How Often Does Congress Assemble & How Long Is the Meeting?
26 JUL 2018
The United States Congress is the legislative branch of government, which makes laws and passes bills. It is set up to balance the powers of the executive branch of government. Congress is made up of two parts -- the House of Representatives and the Senate. Even though Congress is the lawmaking branch of government, it has rules it has to follow too. These rules are spelled out in the U.S. Constitution. One of these rules is that Congress must meet at least once per year.
1 The First Meeting
The first Congress that met after the Constitution was in effect convened March 4, 1789. Article 1, Section 4 of the Constitution set the original meeting on the first Monday in December, unless Congress passed a law to meet at another time, which it did on many occasions. In 1933, the 10th Amendment to the Constitution changed the meeting date to January 3, unless Congress passes a law to change the date.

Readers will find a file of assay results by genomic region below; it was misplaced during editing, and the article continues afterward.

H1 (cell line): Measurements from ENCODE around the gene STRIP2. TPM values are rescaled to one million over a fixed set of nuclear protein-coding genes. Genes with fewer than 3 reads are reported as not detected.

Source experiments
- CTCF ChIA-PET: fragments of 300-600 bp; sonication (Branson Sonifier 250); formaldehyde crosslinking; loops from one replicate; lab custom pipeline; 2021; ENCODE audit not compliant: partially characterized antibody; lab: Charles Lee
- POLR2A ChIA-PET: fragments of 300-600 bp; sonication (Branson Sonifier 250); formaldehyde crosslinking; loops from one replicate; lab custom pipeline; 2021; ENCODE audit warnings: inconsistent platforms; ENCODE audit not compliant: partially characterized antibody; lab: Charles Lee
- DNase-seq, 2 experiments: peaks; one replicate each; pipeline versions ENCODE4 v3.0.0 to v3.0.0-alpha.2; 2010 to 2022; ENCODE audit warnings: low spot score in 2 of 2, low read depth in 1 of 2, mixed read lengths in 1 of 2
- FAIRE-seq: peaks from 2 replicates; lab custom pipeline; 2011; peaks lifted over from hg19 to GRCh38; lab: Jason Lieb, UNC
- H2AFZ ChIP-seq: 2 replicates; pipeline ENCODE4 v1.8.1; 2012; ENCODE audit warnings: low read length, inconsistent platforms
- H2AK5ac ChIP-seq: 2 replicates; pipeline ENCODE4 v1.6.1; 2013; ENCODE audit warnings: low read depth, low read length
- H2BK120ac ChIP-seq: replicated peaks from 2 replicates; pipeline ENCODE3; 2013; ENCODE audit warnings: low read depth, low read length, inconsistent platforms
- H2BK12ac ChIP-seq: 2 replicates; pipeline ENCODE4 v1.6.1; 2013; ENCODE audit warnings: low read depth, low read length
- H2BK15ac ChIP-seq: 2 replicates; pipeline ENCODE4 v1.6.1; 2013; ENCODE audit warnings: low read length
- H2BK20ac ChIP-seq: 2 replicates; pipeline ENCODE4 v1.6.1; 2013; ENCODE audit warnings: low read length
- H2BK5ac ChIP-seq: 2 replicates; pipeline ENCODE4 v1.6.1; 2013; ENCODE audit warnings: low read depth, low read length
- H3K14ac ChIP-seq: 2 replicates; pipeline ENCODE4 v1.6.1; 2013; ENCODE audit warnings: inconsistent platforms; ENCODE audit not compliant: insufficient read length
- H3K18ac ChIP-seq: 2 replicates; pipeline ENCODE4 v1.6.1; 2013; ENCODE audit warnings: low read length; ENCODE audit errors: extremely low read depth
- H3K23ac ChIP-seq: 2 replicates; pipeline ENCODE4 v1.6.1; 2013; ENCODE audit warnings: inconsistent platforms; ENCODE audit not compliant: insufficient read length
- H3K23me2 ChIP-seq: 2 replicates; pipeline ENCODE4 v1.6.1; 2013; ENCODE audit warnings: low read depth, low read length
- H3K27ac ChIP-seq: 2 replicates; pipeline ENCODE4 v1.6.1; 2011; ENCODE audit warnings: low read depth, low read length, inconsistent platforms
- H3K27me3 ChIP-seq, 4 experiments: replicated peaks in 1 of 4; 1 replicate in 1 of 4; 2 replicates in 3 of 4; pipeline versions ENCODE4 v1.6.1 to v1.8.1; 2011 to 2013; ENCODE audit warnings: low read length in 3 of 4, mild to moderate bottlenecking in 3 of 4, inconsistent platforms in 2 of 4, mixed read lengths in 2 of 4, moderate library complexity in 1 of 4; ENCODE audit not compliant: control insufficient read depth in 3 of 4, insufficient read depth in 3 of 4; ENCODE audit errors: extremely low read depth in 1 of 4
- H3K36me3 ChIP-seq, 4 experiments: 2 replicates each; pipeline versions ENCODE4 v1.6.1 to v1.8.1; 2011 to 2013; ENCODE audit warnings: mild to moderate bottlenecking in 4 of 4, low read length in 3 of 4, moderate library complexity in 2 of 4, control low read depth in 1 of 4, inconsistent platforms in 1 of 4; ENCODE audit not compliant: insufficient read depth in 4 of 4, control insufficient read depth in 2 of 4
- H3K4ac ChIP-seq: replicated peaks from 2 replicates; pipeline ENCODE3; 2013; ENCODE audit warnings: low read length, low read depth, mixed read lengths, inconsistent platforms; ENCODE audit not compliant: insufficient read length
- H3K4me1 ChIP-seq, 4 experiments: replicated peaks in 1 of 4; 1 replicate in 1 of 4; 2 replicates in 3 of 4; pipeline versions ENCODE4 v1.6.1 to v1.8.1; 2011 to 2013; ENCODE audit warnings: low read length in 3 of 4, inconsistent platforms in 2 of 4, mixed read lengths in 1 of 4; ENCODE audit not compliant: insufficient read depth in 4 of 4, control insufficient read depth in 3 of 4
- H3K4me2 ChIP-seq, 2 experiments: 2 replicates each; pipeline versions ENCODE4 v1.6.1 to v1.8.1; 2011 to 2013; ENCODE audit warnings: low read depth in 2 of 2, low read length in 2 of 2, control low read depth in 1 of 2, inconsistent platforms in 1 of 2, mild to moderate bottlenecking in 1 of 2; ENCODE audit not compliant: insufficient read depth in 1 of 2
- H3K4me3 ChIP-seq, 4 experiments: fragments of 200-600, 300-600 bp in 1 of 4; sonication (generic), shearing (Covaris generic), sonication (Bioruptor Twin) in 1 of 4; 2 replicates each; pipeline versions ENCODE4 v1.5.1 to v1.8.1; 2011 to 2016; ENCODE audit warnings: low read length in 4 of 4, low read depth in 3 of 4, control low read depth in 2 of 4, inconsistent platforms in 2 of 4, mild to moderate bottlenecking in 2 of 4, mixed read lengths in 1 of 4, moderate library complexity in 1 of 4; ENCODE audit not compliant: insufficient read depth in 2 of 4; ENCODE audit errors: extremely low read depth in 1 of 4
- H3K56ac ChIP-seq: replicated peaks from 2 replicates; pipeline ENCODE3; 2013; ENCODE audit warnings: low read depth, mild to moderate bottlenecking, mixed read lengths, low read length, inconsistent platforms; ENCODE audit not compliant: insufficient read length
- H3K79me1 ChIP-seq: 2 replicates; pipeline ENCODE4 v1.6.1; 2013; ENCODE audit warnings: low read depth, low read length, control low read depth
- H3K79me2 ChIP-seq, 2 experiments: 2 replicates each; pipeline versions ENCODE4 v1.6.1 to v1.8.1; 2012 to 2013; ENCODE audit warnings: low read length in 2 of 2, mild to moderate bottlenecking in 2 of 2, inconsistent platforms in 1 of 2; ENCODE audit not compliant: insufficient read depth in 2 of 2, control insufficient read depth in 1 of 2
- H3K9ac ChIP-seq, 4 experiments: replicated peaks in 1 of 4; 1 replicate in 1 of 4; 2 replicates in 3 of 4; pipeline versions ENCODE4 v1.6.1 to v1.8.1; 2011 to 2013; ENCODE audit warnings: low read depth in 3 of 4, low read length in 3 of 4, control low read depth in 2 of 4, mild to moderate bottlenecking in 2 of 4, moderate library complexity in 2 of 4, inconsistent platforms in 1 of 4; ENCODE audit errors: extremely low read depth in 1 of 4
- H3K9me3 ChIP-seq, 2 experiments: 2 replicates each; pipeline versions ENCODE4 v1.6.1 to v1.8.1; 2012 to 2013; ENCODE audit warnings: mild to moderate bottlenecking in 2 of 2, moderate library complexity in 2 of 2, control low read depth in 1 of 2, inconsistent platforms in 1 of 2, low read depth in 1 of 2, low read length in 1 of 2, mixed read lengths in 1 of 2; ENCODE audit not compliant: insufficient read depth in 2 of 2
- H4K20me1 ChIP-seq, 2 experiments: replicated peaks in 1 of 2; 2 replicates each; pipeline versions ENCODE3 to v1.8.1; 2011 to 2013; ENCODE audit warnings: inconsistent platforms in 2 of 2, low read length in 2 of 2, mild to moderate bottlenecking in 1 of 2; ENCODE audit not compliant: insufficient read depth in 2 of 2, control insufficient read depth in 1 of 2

2 When Does Congress Meet?
For many years, Congress would meet in December and be done by May. At the time, travel was limited to carriages, horses and ships. Getting to the meeting was not an easy task. When the start of the session moved from December to January, sessions lasted into the summer months. When planes made the trip hours rather than days or weeks, Congress began meeting year-round, with members going home on weekends and holidays. Many members of Congress consider the time at home work as well, since they talk with people from their state while they are there.
3 Where Does Congress Meet?
The first few sessions of Congress were held in New York City, then in Philadelphia. After the first session of the Sixth Congress, the meeting moved to Washington, D.C., where it has taken place ever since. Originally, the whole of the United States was along the East Coast, making the meeting only a few days' journey from each state. As the country expanded, the length of the journey increased for many representatives.
4 How Long Is a Session?
The Congressional calendar is set each year. In 2013, for example, the House of Representatives have 126 scheduled meeting days, while the Senate is scheduled to meet approximately three weeks out of each month. The off-weeks are generally scheduled around holidays. Both houses have the month of August off and meet each week in June. Days may be half-days or full days to count as a day in session, and weeks may be three, four or more rarely five days long.